How to build an Electron app using create-react-app. No webpack configuration or “ejecting” necessary.

Build a fantastic Electron app from scratch using create-react-app.

I recently built an Electron app using create-react-app. I didn’t need to muck about with Webpack, or “eject” my app, either. I’ll walk you through how I accomplished this.

I was drawn to the idea of using create-react-app because it hides the webpack configuration details. But my search for existing guides for using Electron and create-react-app together didn’t bear any fruit, so I just dove in and figured it out myself.

If you’re feeling impatient, you can dive right in and look at my code. Here’s the GitHub repo for my app.

Before we get started, let me tell you about Electron and React, and why create-react-app is such a great tool.

Electron and React

React is Facebook’s JavaScript view framework. And Electron is GitHub’s framework for building cross-platform desktop apps in JavaScript.

Most use webpack for the configuration necessary for React development. webpack is a configuration and build tool that most of the React community has adopted over alternatives like Gulp and Grunt.

The configuration overhead varies (more on this later), and there are many boilerplate and application generators available, but in July 2016 Facebook Incubator released a tool, create-react-app. It hides most of the configuration and lets the developer use simple commands, such as npm start and npm run build to run and build their apps.

What is ejecting, and why do you want to avoid it?

create-react-app makes certain assumptions about a typical React setup. If these assumptions aren’t for you, there is an option to eject an application (npm run eject). Ejecting an application copies all the encapsulated configuration of create-react-app to the your project, providing a boilerplate configuration that you can change as you wish.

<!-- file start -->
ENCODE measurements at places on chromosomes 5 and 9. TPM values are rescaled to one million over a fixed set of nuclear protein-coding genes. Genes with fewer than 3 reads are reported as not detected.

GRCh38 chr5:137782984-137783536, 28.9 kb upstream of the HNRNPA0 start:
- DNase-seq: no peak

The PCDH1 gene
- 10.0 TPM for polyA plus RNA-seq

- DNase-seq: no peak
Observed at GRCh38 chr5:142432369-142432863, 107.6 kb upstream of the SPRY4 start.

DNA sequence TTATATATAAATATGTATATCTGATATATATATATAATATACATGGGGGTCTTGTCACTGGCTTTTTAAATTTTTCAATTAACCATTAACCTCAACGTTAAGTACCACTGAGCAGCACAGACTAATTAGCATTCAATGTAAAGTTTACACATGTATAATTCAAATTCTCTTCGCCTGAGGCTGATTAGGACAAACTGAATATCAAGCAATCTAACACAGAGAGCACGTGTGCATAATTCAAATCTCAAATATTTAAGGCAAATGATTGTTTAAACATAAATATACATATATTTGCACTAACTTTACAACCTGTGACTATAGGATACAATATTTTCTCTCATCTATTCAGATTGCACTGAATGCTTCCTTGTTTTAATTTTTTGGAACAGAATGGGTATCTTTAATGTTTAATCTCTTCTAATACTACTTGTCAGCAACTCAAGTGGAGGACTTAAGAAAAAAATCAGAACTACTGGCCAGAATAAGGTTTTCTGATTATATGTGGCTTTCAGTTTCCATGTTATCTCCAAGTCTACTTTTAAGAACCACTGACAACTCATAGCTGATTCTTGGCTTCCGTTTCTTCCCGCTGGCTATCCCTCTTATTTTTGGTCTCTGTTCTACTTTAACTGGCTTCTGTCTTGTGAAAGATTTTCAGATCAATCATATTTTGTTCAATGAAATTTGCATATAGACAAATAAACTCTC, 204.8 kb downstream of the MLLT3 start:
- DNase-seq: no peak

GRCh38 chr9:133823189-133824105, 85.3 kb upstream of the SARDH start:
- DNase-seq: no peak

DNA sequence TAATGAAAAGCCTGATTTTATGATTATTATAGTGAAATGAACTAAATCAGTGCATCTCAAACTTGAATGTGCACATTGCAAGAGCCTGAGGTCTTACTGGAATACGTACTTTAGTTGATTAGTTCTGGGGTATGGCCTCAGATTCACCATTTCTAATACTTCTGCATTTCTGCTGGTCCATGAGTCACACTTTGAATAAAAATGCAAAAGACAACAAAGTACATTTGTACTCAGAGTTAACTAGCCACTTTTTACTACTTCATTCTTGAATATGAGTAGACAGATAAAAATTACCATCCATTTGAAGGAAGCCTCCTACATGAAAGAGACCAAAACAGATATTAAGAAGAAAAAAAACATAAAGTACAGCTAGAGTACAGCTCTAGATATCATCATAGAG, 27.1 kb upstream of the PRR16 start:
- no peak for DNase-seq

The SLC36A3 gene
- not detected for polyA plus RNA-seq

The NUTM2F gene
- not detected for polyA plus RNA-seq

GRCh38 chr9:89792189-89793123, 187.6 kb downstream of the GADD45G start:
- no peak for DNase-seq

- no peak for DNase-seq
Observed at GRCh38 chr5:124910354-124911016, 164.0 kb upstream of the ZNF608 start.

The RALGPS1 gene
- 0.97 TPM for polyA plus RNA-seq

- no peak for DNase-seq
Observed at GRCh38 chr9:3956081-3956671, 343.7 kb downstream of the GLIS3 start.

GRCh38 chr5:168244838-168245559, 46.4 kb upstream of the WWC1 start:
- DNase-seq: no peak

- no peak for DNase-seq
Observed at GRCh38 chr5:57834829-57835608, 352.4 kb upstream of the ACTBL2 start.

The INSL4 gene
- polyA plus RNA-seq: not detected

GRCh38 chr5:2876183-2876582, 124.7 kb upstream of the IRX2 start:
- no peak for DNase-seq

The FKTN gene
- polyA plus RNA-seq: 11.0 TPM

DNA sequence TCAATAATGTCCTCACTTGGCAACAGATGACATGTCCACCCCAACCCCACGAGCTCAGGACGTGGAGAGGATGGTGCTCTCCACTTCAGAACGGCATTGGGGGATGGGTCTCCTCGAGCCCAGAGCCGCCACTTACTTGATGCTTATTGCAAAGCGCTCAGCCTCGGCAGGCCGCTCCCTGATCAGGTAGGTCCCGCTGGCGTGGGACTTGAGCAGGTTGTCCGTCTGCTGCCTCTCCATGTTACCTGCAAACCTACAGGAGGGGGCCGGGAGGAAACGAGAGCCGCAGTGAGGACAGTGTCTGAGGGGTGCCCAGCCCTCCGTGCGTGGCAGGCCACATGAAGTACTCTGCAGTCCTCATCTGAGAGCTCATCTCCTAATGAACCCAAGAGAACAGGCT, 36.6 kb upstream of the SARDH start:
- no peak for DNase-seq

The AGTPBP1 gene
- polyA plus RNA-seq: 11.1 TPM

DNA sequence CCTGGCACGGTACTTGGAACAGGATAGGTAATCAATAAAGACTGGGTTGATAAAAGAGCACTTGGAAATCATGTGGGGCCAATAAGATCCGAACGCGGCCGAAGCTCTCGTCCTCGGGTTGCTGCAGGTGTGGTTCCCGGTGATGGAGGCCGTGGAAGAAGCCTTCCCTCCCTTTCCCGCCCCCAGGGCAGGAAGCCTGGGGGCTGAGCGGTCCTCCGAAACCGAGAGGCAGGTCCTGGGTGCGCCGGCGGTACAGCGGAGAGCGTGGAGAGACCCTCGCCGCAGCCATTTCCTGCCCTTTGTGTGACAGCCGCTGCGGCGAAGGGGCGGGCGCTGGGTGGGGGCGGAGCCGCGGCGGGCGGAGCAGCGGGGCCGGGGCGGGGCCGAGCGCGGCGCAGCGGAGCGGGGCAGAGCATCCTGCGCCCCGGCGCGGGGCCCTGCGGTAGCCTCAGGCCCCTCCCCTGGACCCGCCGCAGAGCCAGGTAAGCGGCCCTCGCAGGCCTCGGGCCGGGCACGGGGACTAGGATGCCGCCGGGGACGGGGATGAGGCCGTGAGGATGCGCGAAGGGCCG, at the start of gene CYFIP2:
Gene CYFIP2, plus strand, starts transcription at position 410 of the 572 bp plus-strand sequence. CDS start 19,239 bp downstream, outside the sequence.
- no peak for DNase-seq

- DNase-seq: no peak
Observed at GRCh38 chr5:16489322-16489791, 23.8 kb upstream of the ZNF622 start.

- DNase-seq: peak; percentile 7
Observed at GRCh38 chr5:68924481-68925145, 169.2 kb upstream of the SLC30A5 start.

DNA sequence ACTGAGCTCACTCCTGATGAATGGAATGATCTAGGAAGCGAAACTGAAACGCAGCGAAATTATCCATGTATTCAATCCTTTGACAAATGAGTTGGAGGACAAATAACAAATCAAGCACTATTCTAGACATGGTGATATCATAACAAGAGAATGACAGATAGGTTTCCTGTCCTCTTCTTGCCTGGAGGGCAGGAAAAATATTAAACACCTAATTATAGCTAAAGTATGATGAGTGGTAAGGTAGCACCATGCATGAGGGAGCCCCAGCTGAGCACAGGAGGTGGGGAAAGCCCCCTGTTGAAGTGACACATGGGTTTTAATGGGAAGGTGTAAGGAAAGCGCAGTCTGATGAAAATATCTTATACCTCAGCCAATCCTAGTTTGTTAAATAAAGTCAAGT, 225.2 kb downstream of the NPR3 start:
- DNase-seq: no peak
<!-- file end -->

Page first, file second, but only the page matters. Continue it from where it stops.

But this is a one way trip. You can’t undo ejecting and go back. There have been 49 releases (as of this post) of create-react-app, each making improvements. But for an ejected application, you would have to either forgo these improvements or figure out how to apply them.

An ejected configuration is over 550 lines spanning 7 files (as of this post). I don’t understand it all (well, most of it, actually) and I don’t want to.


My goals are simple:

  • avoid ejecting the React app
  • minimize glue to get React and Electron working together
  • preserve the defaults, assumptions and conventions made by Electron and create-react-app/React. (This can make it easier to use other tools that assume/require such conventions.)

Basic Recipe

  1. run create-react-app to generate a basic React application
  2. run npm install --save-dev electron
  3. add main.js from electron-quick-start (we’ll rename it to electron-starter.js, for clarity)
  4. modify call to mainWindow.loadURL (in electron-starter.js) to use localhost:3000 (webpack-dev-server)
  5. add a main entry to package.json for electron-starter.js
  6. add a run target to start Electron to package.json
  7. npm start followed by npm run electron